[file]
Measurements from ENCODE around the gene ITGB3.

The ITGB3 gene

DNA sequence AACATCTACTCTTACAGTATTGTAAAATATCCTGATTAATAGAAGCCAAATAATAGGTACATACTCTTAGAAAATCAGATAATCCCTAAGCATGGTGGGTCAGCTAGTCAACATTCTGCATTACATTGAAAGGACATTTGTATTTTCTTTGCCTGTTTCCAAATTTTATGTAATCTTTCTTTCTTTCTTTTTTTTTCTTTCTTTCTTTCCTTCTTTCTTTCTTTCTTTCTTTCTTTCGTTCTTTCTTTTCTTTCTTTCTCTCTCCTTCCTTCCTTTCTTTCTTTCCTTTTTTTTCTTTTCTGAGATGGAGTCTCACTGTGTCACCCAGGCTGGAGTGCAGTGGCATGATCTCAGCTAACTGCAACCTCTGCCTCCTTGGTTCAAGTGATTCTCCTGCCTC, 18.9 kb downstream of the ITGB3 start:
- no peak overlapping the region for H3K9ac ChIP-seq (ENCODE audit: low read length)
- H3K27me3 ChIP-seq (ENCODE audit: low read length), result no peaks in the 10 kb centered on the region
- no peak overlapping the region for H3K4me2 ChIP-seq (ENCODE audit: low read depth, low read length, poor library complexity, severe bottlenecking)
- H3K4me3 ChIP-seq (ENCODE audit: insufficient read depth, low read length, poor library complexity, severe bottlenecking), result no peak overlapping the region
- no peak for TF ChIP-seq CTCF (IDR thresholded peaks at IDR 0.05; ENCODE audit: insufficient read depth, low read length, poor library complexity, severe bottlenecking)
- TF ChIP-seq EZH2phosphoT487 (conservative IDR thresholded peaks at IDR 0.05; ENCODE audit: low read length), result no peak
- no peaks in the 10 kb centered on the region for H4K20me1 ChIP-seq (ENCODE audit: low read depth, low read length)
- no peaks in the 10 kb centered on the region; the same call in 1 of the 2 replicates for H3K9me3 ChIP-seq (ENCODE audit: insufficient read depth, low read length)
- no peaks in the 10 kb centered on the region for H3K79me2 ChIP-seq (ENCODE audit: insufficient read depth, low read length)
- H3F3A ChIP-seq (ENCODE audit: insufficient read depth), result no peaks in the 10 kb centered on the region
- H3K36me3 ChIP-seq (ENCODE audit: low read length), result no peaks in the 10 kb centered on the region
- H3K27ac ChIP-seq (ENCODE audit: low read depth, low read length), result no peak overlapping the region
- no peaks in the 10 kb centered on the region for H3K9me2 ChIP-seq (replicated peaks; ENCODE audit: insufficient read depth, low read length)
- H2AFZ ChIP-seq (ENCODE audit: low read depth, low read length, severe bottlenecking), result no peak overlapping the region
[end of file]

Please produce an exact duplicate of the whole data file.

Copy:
Measurements from ENCODE around the gene ITGB3.

The ITGB3 gene

DNA sequence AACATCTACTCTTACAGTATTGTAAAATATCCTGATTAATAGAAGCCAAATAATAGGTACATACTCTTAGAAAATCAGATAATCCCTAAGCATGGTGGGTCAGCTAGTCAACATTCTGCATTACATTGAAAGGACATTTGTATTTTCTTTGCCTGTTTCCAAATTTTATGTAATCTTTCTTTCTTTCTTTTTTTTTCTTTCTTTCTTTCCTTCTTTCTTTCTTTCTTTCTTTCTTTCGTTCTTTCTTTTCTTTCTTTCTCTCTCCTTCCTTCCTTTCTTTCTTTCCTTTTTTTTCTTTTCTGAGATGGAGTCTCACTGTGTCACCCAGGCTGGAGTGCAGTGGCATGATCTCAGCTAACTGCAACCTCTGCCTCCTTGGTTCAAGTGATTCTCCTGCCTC, 18.9 kb downstream of the ITGB3 start:
- no peak overlapping the region for H3K9ac ChIP-seq (ENCODE audit: low read length)
- H3K27me3 ChIP-seq (ENCODE audit: low read length), result no peaks in the 10 kb centered on the region
- no peak overlapping the region for H3K4me2 ChIP-seq (ENCODE audit: low read depth, low read length, poor library complexity, severe bottlenecking)
- H3K4me3 ChIP-seq (ENCODE audit: insufficient read depth, low read length, poor library complexity, severe bottlenecking), result no peak overlapping the region
- no peak for TF ChIP-seq CTCF (IDR thresholded peaks at IDR 0.05; ENCODE audit: insufficient read depth, low read length, poor library complexity, severe bottlenecking)
- TF ChIP-seq EZH2phosphoT487 (conservative IDR thresholded peaks at IDR 0.05; ENCODE audit: low read length), result no peak
- no peaks in the 10 kb centered on the region for H4K20me1 ChIP-seq (ENCODE audit: low read depth, low read length)
- no peaks in the 10 kb centered on the region; the same call in 1 of the 2 replicates for H3K9me3 ChIP-seq (ENCODE audit: insufficient read depth, low read length)
- no peaks in the 10 kb centered on the region for H3K79me2 ChIP-seq (ENCODE audit: insufficient read depth, low read length)
- H3F3A ChIP-seq (ENCODE audit: insufficient read depth), result no peaks in the 10 kb centered on the region
- H3K36me3 ChIP-seq (ENCODE audit: low read length), result no peaks in the 10 kb centered on the region
- H3K27ac ChIP-seq (ENCODE audit: low read depth, low read length), result no peak overlapping the region
- no peaks in the 10 kb centered on the region for H3K9me2 ChIP-seq (replicated peaks; ENCODE audit: insufficient read depth, low read length)
- H2AFZ ChIP-seq (ENCODE audit: low read depth, low read length, severe bottlenecking), result no peak overlapping the region